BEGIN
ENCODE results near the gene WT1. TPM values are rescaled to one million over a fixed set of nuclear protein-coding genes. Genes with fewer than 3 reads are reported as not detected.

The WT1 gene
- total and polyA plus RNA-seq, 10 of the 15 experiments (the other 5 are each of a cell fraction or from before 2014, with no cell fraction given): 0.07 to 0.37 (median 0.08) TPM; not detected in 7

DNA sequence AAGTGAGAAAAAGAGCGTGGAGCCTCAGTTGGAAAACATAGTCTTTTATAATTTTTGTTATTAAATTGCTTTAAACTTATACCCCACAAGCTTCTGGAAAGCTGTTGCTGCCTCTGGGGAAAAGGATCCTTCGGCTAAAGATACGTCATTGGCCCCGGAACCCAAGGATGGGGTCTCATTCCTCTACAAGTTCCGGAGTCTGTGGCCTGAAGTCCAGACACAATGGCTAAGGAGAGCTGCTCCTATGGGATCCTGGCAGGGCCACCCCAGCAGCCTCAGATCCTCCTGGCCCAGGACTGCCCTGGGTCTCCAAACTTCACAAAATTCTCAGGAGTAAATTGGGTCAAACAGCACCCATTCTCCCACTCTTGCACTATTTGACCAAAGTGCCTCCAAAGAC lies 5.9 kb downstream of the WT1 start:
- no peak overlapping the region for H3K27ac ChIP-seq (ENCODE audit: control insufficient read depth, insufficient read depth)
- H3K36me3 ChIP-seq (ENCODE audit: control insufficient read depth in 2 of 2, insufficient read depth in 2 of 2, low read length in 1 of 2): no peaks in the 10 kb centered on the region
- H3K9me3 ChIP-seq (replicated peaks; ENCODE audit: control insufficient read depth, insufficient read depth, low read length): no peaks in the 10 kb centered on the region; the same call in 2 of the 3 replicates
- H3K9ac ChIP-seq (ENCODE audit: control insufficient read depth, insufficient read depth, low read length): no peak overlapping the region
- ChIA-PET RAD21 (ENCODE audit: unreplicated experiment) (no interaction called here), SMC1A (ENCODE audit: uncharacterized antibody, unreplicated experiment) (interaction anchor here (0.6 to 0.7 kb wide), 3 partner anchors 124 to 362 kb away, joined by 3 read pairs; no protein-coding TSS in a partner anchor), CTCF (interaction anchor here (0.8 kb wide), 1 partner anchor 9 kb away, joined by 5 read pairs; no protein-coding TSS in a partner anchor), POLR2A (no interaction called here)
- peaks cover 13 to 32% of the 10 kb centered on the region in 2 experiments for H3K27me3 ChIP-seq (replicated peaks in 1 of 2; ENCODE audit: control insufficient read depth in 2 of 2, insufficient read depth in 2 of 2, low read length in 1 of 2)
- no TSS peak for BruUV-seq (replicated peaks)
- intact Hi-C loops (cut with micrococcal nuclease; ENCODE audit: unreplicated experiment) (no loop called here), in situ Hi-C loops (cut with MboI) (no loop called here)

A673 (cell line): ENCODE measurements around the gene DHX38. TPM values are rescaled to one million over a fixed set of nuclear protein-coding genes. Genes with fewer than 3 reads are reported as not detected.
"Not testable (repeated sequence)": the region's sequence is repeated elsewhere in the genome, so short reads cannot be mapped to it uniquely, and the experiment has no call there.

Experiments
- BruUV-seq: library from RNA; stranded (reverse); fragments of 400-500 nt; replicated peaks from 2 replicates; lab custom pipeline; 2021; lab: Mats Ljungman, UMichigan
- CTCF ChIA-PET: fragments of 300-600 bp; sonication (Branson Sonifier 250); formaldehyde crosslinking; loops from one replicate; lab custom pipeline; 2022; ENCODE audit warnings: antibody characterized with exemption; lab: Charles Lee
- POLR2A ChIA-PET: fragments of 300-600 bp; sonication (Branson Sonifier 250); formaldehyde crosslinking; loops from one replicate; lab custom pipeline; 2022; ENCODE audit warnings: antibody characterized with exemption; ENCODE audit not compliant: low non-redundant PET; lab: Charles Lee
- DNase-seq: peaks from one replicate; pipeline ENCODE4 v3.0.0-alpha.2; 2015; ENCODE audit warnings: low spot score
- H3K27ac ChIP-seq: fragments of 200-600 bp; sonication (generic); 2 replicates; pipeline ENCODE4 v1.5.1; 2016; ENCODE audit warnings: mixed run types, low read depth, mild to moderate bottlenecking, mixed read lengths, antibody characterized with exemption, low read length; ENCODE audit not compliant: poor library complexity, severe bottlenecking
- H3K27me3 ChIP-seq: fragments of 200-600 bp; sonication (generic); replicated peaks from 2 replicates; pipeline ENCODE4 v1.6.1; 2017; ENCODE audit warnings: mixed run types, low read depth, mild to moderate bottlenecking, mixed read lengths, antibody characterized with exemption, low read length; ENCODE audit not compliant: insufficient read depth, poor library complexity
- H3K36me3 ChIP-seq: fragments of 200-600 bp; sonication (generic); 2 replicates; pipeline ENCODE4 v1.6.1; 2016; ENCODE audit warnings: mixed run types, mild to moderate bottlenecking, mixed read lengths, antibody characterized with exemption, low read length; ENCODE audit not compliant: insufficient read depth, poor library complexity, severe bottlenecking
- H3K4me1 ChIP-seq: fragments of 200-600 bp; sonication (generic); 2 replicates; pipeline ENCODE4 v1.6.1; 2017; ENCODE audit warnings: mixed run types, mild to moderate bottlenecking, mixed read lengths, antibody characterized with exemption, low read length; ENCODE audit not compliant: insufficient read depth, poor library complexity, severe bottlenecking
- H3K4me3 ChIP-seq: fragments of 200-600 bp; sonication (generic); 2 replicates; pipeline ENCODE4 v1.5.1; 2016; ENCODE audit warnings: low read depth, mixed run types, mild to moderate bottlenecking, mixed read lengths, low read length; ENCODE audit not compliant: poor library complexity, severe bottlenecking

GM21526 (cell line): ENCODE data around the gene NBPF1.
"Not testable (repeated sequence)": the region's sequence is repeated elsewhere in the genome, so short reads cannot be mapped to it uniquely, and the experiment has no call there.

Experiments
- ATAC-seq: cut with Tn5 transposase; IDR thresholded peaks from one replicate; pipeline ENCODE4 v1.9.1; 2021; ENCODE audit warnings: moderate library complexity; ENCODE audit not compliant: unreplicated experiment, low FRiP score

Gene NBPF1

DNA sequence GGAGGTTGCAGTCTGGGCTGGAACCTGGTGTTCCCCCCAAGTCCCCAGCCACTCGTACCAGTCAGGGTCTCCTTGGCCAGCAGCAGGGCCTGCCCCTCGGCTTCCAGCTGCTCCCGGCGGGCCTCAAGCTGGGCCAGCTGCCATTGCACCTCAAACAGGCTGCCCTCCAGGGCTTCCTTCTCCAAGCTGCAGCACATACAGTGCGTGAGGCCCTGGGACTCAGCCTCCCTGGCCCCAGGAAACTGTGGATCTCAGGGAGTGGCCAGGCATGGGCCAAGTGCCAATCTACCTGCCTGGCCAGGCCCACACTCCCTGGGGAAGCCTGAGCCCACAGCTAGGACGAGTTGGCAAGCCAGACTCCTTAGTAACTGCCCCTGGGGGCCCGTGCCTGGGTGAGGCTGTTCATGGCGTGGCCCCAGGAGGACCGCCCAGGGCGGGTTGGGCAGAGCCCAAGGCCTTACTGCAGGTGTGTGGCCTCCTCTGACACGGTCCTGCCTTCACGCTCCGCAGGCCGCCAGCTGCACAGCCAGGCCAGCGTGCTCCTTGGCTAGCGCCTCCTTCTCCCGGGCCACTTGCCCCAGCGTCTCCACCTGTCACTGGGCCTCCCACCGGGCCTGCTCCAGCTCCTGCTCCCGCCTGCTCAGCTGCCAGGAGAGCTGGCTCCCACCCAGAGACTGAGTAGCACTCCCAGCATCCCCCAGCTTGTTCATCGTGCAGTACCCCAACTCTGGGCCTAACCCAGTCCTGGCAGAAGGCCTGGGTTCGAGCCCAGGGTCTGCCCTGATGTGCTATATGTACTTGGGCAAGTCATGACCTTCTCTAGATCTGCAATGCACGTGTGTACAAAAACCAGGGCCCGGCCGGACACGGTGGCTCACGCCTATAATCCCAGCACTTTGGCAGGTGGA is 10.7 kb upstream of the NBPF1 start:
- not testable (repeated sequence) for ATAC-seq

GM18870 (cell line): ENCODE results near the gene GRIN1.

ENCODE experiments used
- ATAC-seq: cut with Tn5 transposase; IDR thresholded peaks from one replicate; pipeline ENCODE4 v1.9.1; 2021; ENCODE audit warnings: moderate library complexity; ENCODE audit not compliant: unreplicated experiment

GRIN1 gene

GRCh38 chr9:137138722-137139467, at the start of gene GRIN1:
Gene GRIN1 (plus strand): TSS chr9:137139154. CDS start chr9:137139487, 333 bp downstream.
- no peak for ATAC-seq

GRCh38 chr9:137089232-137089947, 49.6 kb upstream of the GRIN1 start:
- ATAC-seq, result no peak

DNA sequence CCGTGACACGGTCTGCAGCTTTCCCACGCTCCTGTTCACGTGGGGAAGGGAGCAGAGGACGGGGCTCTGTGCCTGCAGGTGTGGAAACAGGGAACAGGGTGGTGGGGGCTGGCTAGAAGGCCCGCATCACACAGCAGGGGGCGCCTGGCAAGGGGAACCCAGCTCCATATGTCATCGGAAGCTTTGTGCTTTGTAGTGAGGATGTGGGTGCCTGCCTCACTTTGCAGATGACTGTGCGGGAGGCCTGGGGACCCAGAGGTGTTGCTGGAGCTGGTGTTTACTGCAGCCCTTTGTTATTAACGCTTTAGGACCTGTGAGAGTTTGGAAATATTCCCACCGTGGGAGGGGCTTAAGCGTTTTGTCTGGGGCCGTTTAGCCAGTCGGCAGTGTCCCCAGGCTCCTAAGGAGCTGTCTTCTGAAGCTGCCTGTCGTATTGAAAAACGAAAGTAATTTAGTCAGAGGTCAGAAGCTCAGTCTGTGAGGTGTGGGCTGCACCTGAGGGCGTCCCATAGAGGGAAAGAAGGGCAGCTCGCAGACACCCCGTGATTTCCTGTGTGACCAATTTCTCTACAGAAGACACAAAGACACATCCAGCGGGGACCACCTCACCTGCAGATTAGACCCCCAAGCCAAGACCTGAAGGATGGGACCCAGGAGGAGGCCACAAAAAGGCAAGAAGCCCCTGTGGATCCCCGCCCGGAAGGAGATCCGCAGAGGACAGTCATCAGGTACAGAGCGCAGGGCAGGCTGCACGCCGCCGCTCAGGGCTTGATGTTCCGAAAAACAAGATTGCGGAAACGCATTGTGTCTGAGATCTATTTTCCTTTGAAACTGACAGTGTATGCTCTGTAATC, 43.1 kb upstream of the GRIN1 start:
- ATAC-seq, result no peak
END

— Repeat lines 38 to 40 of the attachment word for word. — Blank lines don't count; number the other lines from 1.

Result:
- no peak for ATAC-seq

GRCh38 chr9:137089232-137089947, 49.6 kb upstream of the GRIN1 start:
- ATAC-seq, result no peak